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Applied Ballistics did some research on various profiled steel barrels, SJB, and carbon barrels. (I’m not going to get into the details and caveats and turn this post into a novel.). What they found and what I interpreted was that carbon lended no advantage other than weight saving. Carbon dissipated heat quickly but also grt hot quickly. (I see that in my AR10 all the time. Barrel marriage is a bitch with my Proof Carbon barrel.) What was even more surprising, was when a weight was hung off the end of the barrels, the barrel with the most flex was carbon fiber. (One stainless spotter contour had the most flex but that’s not apples to apples when comparing similar contours.) Carbon typically had the most walking effect with high round strings. (Again not counting the stainless sportter contour.)

I say all that to come to to say this, AB was interested in what would happen if the carbon profile was larger. I, also, wonder if the benefit would come from much thicker contours than we would normally see. AB was wanting to test what would happen if you made a carbon barrel thick enough to match the weight of a heavy contour stainless barrel. I’d imagine that would be like a 4-6”(???) diameter carbon barrel to match the weight of a heavy stainless.

I find carbon barrels interesting. Especially for ELR since you don’t shot high round strings. I personally don’t like the barrel mirage I get from shooting 5-10 rounds out of my AR10 at 1 shot per 1-2 seconds for multiple strings. I just don’t see that kind of mirage out of stainless barrels. For context, I shoot in Arizona climate. I’d imagine cooler states might not have the same problems but that’s beyond my understanding.[/QUOTE


what AB thinks to me holds very little water in reguards to testing carbon barrels considering that they most likely used a proof barrel . proofs carbon tow prosess does very little to solve flex our prosess is way different and has no flex plus I am sure that what ever barrel ab used did not have a 1.250 diameter steel core then wrapped with carbon back up to 2" straight full length it will be way stiffer then what 99 % of the people in elr are using plus marriage is not a problem of you use a guard like in f class
 

NomadEmbers

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Not sure if you can read but I did put that AB was interested in what would happen with a larger carbon contour. They like testing things and I’m willing to bet they’d test those said barrels.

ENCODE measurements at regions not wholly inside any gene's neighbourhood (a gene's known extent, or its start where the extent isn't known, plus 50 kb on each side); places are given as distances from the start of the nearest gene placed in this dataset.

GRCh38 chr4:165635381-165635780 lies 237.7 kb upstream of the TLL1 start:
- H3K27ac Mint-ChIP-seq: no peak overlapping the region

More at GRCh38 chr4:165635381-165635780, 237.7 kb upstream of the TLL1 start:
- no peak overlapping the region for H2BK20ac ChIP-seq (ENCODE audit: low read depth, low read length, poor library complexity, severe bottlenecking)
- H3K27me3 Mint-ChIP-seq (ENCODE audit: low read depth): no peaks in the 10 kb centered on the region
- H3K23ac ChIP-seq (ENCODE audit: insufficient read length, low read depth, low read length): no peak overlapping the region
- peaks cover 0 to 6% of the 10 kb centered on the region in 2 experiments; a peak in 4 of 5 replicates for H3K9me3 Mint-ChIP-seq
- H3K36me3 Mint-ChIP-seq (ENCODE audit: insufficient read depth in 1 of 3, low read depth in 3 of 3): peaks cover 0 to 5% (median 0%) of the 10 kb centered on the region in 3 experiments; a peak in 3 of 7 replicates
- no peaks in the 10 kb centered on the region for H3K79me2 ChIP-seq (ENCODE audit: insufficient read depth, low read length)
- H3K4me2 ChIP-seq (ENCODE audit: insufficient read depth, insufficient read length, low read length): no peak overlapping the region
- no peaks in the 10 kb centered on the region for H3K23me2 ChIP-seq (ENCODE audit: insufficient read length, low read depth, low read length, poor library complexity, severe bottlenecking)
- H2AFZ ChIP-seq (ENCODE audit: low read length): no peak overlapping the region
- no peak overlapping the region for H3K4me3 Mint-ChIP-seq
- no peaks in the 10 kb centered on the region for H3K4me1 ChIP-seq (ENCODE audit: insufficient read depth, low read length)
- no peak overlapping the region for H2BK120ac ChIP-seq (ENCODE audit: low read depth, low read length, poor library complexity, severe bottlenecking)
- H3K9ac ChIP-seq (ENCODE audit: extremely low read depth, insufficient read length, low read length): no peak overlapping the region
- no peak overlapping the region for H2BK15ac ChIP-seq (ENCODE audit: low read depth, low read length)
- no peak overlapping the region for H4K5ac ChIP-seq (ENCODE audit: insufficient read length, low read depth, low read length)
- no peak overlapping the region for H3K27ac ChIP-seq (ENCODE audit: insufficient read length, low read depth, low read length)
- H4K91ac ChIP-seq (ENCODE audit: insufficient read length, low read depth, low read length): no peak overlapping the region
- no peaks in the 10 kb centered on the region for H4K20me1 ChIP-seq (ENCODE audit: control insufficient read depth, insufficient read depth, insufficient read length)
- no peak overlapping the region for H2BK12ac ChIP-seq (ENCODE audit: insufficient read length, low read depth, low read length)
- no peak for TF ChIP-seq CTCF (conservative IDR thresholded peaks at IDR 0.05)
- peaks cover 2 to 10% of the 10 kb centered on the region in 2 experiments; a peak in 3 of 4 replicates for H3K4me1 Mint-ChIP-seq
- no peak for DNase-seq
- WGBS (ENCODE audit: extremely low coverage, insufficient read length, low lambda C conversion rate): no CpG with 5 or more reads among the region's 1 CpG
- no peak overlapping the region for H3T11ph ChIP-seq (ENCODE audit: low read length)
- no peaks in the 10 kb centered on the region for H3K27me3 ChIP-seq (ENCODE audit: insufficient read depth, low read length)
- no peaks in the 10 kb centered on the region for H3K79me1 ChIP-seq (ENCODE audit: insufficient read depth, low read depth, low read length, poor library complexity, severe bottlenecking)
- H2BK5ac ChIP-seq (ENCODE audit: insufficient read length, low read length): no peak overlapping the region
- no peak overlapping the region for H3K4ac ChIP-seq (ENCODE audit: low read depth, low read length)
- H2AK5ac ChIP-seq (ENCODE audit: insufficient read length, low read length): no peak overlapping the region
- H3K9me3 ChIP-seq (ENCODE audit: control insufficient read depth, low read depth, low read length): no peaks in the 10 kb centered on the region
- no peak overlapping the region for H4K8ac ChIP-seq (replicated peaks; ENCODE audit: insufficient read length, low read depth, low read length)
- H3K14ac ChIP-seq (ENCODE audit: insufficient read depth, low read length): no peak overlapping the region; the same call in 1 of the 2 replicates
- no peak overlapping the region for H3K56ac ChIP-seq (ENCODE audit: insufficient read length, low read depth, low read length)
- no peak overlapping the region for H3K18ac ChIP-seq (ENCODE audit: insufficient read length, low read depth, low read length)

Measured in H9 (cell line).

I’m not sure they care what amount of water will hold with you. Who are you again.
 

THEIS

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Applied Ballistics did some research on various profiled steel barrels, SJB, and carbon barrels. (I’m not going to get into the details and caveats and turn this post into a novel.). What they found and what I interpreted was that carbon lended no advantage other than weight saving. Carbon dissipated heat quickly but also grt hot quickly. (I see that in my AR10 all the time. Barrel marriage is a bitch with my Proof Carbon barrel.) What was even more surprising, was when a weight was hung off the end of the barrels, the barrel with the most flex was carbon fiber. (One stainless spotter contour had the most flex but that’s not apples to apples when comparing similar contours.) Carbon typically had the most walking effect with high round strings. (Again not counting the stainless sportter contour.)

I say all that to come to to say this, AB was interested in what would happen if the carbon profile was larger. I, also, wonder if the benefit would come from much thicker contours than we would normally see. AB was wanting to test what would happen if you made a carbon barrel thick enough to match the weight of a heavy contour stainless barrel. I’d imagine that would be like a 4-6”(???) diameter carbon barrel to match the weight of a heavy stainless.

I find carbon barrels interesting. Especially for ELR since you don’t shot high round strings. I personally don’t like the barrel mirage I get from shooting 5-10 rounds out of my AR10 at 1 shot per 1-2 seconds for multiple strings. I just don’t see that kind of mirage out of stainless barrels. For context, I shoot in Arizona climate. I’d imagine cooler states might not have the same problems but that’s beyond my understanding.
Hi,

@NomadEmbers

The below quote comes to mind when reading your above quote :)

Sincerely,
Theis


Let me rant for a second. I said I can’t speak for other solvers. But let’s ignore that and talk about some deception.

I’ve been reading AB books lately and there’s a prevailing theme amongst two of the books I’ve completed so far: As of this writing or to my knowledge, AB’s engine is the only software accounting for this. Or AB engine is the only software back by a ballistician. Forget the context. Every second or third chapter, the theme is we’re the only ones accounting for this. From my perspective, to my knowledge, it all sounded legit.

Looking back, the books while providing good information, was more so marketing for AB & Berger. I’m kind of pissed about it.


And how the hell is it 3DOF when they spend countless chapters discussing the effects of 6DOF. Surely there’s a mistake.
 

Lynn Jr

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Exactly my point.
It is hard to make 10.5 pounds and if the wrapped barrels shot as good they would be popular but they are not.
 
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flyright